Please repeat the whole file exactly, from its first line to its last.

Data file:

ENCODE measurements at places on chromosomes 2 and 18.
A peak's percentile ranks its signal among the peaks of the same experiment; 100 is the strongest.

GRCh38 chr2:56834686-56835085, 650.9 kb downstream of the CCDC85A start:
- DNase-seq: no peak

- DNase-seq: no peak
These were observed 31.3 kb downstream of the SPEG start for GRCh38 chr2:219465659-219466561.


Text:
ENCODE measurements at places on chromosomes 2 and 18.
A peak's percentile ranks its signal among the peaks of the same experiment; 100 is the strongest.

GRCh38 chr2:56834686-56835085, 650.9 kb downstream of the CCDC85A start:
- DNase-seq: no peak

- DNase-seq: no peak
These were observed 31.3 kb downstream of the SPEG start for GRCh38 chr2:219465659-219466561.